She'd had a severe hemorrhage at the beginning of December, when they'd first come down to Santa Barbara, and she'd been too weak to do much of anything, but Will and Edith had set up the household for her, and that was a blessing. Except that now they were going to have to do it all over again, and in a place so remote and wild it might as well have been on the far side of the world. That was a worry. Of course it was. But it was an opportunity too — and she was going to seize it, no matter what Carrie Abbott might have thought, or anyone else either. She heard the thump of feet on the deck above. There was the sound of liquid — bilge, that was what they called it — sloshing beneath the floorboards. Everything stank of rot.
They'd been at sea four hours now and they had four more yet to go, and she knew that because Will had come down to inform her. "Bear up," he'd told her, "we're halfway there." Easier said than done. The fact was that she felt sick in her stomach, though it was an explicable sickness, temporary only, and if she was ashamed of herself for vomiting in a tin pail and of the smell it made — curdled, rancid, an odor that hung round her like old wash — at least there would be an end to it. Will had admonished her and Edith not to put anything on their stomachs, but she'd been unable to sleep the night before and couldn't help slipping into the kitchen in her nightgown when the whole house was asleep and feasting on the dainties left over from their abbreviated New Year's Eve celebration — oyster soup, sliced ham, lady fingers — which would have gone to waste in any case. Now, as the boat rocked and the reek of the sea came to her in the cramped saloon, she regretted it all over again.
She was trying to focus on the far wall or hull or whatever they called it, sunk deep into the nest of herself, when Ida backed her way down the ladder from the deck above, grinning as if she'd just heard the best joke in the world. "Oh, it's glorious out there, ma'am, blowing every which way." The girl's cheeks were flushed. Her hair had come loose under the bonnet, tangled black strands snaking out over the collar of her coat in a windblown snarl. "You should see it, you should."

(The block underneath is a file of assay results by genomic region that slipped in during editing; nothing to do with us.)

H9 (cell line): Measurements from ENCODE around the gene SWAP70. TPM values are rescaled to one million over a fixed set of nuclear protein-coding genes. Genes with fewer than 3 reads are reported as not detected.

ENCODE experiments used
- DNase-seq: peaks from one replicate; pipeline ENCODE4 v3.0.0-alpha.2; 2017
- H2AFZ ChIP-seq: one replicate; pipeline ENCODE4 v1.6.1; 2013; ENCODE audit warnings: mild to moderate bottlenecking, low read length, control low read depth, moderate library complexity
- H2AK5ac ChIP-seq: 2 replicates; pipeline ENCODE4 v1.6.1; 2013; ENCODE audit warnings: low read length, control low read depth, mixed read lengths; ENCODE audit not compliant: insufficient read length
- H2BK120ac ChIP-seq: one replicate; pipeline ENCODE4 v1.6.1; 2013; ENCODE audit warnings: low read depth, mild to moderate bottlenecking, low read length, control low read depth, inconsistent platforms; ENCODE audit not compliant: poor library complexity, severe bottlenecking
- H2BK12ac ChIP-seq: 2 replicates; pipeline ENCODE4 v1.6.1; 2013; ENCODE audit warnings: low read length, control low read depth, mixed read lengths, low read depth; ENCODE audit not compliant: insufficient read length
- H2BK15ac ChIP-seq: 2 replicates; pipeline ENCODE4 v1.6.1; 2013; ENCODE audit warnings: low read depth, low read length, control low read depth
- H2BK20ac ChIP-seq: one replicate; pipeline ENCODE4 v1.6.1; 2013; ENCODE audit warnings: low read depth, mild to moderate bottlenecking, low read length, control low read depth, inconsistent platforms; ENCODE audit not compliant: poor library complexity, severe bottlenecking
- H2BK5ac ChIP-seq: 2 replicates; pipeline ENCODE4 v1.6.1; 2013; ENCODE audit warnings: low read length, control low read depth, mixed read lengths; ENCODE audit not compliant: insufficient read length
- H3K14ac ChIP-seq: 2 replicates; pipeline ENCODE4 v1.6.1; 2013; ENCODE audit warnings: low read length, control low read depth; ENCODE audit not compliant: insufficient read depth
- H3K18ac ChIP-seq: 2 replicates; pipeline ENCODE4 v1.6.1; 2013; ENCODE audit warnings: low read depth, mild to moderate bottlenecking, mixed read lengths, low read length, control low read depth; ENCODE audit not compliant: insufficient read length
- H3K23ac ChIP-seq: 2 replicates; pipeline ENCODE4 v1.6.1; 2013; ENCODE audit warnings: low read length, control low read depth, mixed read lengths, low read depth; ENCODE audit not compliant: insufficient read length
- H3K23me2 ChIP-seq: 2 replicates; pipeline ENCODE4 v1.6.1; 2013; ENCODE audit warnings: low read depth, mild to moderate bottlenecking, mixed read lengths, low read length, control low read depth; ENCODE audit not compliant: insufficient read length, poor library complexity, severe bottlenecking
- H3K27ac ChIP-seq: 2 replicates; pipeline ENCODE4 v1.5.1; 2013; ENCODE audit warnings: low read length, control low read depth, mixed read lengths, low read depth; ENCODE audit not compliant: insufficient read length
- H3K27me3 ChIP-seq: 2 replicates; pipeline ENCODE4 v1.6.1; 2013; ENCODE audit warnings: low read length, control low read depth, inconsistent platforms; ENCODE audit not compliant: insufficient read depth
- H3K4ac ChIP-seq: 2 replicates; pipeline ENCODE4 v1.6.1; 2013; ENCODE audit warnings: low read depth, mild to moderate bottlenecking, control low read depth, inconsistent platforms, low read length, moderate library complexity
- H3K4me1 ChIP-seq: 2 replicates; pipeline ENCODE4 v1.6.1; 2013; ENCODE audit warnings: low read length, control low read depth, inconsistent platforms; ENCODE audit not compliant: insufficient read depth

The idea lifted her for just an instant — why shouldn't she go out on deck and take in the sights? She wasn't dead yet, was she? — but when she got to her feet, the ship lurched and she sat heavily again.
Ida's face went dark. She seemed to notice the bucket then and the way Marantha was holding herself. "Are you all right, ma'am? Can I get you a blanket?"
"No," she heard herself say, "I'm fine."
"What about the bucket — could I empty the bucket for you? So it — so you don't have to — ?"
"Yes, that would be nice." She felt her insides clench at the thought of it, of what was in the bucket and what Ida would have to do with it out there in the wind with the waves careening away from the hull and the bow pitching and pitching again. "But how's Edith managing?"
"If you can believe it, she's at the wheel right this minute, with your husband — Captain Waters, I mean — and the man who runs the ship, Captain Curner. He's letting us take turns, anybody who wants. Me too. That was me at the helm not five minutes ago." She let out a little laugh. "Could you tell the difference?"
And now suddenly Marantha felt her mood lift — Ida could always do that for her, every minute of her twenty-two years on this earth a rare adventure — and she found herself smiling. "I could. I knew it was a woman's touch — it was so much smoother." They both looked at the bucket then. "And that," she said, pointing, " — that came up when the men were at the wheel, no question about it."
"But you know, it's not half as rough as it can be out here, or as it normally is this time of year, or so Captain Waters says."
"So it could be worse."
"You're not affected?"
"No," Ida said, spinning herself round in a mock pirouette, "not at all. Captain Waters says I've got my sea legs. And Edith, Edith too — she has them. Sea legs. That means you — "
"Yes, I know." She paused, looked round her at the scatter of bags and provisions, the few sticks of furniture Will had allowed her because it just wasn't practical to ship all that furniture across until they had a chance to gauge how she was acclimating. "But can you believe it's the new year already?"
The boat fell into a trough, then climbed back again. She folded her arms across her chest, trying to put pressure there, to hold everything in, because she could feel the next cough coming, and the next cough would bring on another spasm, she was sure of it. "It all seems to go by so quickly," she said, and she wasn't really talking to Ida anymore.
From San Miguel by T.C. Boyle. Copyright 2012 by T.C. Boyle. Excerpted by permission of Viking Adult.